Japan’s anger finally reached an explosive level due to the Hull Note. According to Stinnett’s book, Lieutenant Commander Arthur H. McCollum, head of the Far East desk of the U.S. Office of Naval Intelligence, submitted a memorandum in October 1940 containing eight actions to provoke Japan into war. The son of a missionary, McCollum was born in Nagasaki and spent his youth in several Japanese cities. He had a good understanding of Japanese culture and deep knowledge of the nature and behavioral principles of Japanese people. McCollum wrote a five-page memorandum that included items such as refusing to provide oil to Japan (which was incorporated into the Hull Note one year after), a total trade embargo, and giving aid to Chiang Kai-shek. Direct provocation included sending a squadron of heavy cruisers and submarines to the Orient. However, at this stage the Hull Note did not include withdrawing the Japanese Army from China and aiding Chiang – which infuriated Japan more than anything – and it did not touch on the Tripartite Pact.
The U.S. Armed Forces knowing that an attack was imminent would raise suspicions that Japanese codes had been decrypted and spies had infiltrated Japan. Roosevelt knew it would be disadvantageous if the decrypted codes were changed. In fact, the Japanese Imperial General Headquarters did not realize all its codes had been broken by the U.S. The U.S. was entirely aware of the Japanese actions before the Battle of Midway the following year, Solomon, Marianas, Leyte, and other major battles that influenced the state of the war. This led to many fatal defeats.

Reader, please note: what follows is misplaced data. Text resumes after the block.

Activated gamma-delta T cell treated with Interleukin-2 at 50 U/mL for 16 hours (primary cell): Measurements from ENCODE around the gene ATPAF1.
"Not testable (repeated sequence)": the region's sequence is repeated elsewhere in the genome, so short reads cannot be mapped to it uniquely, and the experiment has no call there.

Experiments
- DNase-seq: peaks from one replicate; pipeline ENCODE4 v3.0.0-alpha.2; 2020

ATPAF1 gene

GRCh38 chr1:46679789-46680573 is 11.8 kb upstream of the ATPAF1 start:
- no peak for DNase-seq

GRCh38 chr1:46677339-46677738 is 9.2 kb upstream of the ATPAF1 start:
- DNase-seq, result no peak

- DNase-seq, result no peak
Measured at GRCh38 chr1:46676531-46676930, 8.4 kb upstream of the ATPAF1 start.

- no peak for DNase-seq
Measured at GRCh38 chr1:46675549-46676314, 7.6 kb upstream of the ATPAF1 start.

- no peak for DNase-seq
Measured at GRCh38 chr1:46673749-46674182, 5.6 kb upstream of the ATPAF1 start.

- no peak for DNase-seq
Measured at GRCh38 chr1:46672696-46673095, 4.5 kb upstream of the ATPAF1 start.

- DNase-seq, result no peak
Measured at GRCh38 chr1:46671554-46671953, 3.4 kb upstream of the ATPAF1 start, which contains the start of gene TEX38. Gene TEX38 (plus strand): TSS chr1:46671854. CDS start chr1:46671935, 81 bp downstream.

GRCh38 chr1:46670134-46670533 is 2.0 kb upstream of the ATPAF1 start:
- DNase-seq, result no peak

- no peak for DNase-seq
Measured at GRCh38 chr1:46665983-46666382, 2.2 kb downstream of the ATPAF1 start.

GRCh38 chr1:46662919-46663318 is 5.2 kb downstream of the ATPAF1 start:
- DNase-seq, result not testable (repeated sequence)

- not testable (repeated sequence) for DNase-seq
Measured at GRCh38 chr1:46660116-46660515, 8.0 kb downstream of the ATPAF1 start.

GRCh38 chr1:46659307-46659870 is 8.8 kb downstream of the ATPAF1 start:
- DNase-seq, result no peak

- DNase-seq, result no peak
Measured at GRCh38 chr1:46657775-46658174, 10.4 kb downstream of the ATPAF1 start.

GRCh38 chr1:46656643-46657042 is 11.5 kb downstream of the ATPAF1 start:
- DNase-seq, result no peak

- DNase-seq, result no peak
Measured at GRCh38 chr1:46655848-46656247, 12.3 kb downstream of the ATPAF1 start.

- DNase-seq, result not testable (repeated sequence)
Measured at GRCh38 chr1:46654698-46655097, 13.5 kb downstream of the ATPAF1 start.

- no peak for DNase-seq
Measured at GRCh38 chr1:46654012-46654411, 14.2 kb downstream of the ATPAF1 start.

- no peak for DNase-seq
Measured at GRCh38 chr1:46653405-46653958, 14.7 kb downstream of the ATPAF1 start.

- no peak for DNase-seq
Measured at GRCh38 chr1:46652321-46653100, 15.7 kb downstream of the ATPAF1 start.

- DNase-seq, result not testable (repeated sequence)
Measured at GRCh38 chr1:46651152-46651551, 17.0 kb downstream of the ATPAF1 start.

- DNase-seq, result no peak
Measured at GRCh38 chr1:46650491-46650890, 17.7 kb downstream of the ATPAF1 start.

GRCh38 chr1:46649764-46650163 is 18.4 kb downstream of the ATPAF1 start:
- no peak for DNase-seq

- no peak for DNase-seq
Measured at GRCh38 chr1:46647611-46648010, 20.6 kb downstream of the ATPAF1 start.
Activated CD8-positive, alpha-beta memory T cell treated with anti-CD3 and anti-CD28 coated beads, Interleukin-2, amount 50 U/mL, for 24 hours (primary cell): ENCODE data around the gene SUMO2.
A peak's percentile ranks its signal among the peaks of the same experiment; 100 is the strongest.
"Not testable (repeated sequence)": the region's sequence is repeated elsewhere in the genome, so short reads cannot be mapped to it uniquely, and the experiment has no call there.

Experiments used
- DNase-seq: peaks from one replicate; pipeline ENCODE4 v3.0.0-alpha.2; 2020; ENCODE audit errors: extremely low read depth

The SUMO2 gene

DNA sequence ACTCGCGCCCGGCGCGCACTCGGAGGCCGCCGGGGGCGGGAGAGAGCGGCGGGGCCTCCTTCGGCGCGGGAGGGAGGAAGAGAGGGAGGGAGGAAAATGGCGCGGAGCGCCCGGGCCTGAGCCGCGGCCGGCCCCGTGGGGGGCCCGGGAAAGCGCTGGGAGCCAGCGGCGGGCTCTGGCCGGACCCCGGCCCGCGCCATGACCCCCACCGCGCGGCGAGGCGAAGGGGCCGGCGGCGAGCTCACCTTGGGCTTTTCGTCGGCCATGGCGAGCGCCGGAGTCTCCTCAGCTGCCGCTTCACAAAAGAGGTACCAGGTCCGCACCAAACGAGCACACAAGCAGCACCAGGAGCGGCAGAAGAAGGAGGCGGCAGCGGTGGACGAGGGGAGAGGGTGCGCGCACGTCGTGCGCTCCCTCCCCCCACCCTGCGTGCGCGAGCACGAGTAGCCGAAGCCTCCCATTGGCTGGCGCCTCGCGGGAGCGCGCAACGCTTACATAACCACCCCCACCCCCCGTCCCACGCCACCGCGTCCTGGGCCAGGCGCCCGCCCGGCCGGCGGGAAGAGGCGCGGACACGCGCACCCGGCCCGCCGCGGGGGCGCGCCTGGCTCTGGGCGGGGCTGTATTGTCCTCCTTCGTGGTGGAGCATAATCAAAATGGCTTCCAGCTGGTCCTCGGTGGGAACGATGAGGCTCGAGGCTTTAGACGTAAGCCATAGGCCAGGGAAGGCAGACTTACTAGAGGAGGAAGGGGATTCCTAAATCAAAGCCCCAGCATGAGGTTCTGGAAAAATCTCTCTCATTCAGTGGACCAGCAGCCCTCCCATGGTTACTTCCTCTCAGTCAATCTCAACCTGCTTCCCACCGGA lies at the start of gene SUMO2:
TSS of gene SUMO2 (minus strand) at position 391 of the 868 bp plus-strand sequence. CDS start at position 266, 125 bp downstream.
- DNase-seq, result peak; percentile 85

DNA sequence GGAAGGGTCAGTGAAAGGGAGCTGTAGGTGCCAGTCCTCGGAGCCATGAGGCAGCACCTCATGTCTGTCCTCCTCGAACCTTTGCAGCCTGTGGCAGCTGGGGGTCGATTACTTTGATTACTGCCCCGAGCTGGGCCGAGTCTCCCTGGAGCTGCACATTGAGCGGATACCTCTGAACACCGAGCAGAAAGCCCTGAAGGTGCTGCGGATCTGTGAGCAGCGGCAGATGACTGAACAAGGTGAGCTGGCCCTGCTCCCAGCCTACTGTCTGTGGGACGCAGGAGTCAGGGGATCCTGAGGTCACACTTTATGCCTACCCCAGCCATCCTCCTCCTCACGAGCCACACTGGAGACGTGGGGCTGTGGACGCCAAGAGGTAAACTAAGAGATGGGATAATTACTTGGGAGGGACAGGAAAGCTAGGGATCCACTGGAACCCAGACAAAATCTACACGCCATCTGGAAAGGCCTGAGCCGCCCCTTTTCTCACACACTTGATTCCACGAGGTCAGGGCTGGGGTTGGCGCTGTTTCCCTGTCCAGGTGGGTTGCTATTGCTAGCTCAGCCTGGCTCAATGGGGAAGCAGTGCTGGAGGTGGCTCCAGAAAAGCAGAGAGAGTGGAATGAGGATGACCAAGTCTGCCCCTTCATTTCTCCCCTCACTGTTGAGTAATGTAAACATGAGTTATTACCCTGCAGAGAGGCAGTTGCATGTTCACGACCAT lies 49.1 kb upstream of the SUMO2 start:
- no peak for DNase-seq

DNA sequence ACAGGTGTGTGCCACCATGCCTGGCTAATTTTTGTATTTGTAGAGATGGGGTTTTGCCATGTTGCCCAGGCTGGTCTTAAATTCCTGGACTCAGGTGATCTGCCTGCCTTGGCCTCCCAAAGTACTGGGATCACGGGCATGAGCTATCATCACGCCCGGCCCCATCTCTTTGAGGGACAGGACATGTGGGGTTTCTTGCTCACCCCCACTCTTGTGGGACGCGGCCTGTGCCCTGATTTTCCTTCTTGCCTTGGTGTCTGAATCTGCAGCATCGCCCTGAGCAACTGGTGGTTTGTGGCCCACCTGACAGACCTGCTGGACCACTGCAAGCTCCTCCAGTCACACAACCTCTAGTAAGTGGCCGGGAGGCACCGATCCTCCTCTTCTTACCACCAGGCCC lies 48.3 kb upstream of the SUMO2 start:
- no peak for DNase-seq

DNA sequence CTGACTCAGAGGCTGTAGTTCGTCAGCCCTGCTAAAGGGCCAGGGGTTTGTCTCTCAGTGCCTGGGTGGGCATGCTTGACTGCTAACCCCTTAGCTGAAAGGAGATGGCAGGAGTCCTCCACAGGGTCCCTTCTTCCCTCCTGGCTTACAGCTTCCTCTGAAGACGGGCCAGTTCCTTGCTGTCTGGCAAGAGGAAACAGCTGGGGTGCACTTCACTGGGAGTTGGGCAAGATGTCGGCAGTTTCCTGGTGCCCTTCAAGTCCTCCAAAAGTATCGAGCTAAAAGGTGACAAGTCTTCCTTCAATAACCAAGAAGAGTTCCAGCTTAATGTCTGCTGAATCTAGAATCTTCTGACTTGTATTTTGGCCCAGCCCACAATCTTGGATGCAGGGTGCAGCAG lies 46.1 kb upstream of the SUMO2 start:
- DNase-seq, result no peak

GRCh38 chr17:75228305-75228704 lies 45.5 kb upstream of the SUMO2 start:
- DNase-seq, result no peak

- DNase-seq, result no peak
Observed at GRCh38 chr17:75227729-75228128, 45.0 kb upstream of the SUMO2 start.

End of excerpts
Re-reading this book made me feel that, if the Japanese government had introduced these analyses and recommendations 11 years ago, it would likely have implemented somewhat better policies than today, and a constitutional revision motion could have been submitted when members in favor obtained two thirds of the seats in the National Diet. Knowing about the past and analyzing the present makes the future visible. There are few new copies left of Unreported Modern History, but used copies are available on Amazon. Today more than ever, I definitely hope many people will read this book.
July 13 (Saturday), 2019, 10:30 p.m.